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    Starbucks Makes Big Change to Its Loyalty Program

    Rewards to be earned by dollars, not transactions.

    SEATTLE — Starbucks Corp. is changing the terms of its loyalty program to be based on dollars spent, rather than the number of transactions made. As a result, customers who buy more expensive drinks will receive greater rewards, while those who make smaller purchases will take longer to earn the same freebies.

    The current program awards customers one star for each transaction, regardless of total cost. Program participants receive a free food or drink item after accumulating 12 stars.

    Starting in April, Starbucks Rewards members will earn two stars for every $1 spent and receive a free item at 125 stars. Change, such as the 20 cents of a $6.20 purchase, will go toward partial stars.

    This loyalty program change applies to Starbucks locations in the United States, Canada and Puerto Rico.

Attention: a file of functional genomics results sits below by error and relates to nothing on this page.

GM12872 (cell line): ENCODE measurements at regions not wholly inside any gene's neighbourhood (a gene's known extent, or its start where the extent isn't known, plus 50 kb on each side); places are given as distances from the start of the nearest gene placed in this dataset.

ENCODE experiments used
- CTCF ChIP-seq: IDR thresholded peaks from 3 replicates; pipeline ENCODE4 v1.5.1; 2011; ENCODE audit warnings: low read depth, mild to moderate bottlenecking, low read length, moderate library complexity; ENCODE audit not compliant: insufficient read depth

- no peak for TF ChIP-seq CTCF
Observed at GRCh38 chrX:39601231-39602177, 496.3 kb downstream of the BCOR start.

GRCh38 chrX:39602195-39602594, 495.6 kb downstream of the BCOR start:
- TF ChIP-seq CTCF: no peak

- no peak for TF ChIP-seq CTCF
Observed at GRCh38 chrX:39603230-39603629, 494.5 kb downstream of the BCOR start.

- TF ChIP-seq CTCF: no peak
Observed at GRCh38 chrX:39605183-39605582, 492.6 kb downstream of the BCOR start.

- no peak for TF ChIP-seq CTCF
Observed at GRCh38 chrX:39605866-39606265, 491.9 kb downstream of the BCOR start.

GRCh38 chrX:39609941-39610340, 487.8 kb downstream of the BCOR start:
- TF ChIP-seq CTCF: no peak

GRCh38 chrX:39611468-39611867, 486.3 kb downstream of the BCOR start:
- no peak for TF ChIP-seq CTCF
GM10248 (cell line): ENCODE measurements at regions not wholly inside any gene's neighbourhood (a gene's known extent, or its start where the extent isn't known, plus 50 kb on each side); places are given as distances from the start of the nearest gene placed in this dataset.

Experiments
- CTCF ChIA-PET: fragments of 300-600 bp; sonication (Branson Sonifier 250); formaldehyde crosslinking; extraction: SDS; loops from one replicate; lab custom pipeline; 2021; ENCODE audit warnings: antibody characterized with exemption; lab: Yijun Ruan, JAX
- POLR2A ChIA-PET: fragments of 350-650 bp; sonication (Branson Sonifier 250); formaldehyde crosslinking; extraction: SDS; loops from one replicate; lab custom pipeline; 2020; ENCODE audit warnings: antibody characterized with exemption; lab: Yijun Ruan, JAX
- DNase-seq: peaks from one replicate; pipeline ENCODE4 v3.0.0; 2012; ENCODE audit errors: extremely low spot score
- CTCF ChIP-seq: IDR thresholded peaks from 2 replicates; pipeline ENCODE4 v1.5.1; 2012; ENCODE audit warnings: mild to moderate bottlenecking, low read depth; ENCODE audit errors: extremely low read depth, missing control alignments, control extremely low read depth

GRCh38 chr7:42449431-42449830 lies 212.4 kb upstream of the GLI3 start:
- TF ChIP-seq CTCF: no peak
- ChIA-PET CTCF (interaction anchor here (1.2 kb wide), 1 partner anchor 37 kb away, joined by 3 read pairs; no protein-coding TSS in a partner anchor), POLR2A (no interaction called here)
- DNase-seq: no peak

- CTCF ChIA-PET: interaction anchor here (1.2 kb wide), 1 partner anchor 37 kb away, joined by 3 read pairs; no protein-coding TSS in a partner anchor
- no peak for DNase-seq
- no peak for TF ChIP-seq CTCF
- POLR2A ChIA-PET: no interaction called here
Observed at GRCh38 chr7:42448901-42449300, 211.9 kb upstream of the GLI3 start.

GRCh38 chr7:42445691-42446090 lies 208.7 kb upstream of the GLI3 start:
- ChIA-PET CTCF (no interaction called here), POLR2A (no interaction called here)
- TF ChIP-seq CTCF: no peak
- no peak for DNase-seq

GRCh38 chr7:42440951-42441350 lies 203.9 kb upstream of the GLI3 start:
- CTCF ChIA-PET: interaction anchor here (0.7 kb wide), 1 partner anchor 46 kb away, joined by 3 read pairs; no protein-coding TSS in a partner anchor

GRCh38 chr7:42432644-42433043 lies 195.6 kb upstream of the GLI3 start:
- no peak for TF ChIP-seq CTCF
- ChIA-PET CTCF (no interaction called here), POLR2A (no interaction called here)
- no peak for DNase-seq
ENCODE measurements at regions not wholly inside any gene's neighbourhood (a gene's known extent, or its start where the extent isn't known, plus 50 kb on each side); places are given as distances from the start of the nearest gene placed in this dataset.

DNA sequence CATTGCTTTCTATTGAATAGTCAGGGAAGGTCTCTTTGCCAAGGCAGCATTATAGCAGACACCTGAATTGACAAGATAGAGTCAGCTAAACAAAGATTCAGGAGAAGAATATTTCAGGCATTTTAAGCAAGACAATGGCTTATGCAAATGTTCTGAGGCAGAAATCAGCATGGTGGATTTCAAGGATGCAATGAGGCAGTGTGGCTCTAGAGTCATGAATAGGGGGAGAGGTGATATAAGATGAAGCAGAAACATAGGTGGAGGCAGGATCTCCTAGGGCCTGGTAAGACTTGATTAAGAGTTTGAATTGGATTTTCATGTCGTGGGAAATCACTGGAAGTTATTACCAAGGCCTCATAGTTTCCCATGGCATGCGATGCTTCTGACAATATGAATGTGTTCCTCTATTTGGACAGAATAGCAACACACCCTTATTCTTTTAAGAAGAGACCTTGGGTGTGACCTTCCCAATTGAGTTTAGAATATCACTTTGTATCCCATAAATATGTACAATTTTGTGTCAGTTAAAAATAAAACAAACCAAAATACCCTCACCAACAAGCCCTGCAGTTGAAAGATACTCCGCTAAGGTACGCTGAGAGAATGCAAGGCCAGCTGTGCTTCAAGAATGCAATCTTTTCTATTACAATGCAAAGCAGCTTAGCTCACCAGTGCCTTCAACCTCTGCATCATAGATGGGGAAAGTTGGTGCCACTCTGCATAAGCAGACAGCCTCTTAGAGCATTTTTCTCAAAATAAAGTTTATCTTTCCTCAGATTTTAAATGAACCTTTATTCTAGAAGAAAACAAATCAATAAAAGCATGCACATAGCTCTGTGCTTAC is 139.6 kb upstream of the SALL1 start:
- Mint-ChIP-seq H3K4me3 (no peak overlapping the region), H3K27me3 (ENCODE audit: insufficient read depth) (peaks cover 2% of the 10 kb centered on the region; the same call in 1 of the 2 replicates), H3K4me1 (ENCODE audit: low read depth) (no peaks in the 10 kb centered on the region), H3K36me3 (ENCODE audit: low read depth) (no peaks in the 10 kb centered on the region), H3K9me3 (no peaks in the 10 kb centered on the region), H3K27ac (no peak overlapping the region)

Starbucks is also abolishing the entry-level Welcome tier of the program and upgrading all members to at least Green Level. Free birthday drinks or treats, free in-store refills on brewed coffee or tea, and other amenities will be available through Green Level.

    Customers who earn 300 stars in a 12-month period will attain Gold Level, which entitles them to all Green benefits, as well as a free food or drink item every time they redeem 125 stars for a reward; monthly double-star days; and a personalized Gold Card.

    This change reflects the No. 1 request made among Starbucks' loyalty program members and will likely lead to higher spending by customers who want to earn more stars, according to the company. Members currently spend around three times as much as non-members.

    Starbucks Chief Strategy Officer Matthew Ryan stated in a call with analysts that the vast majority of customers will earn rewards at an equal or better rate than they did previously, and only a small minority will earn rewards at a slower pace, reported the Associated Press.

    Ryan also noted that one problem with the current program is it can slow down lines as a small number of customers seek to earn additional stars by paying for multiple items in separate transactions.

    As of January, Starbucks said it had 11.1 million loyalty program members in the U.S., jumping 23 percent from the previous year.

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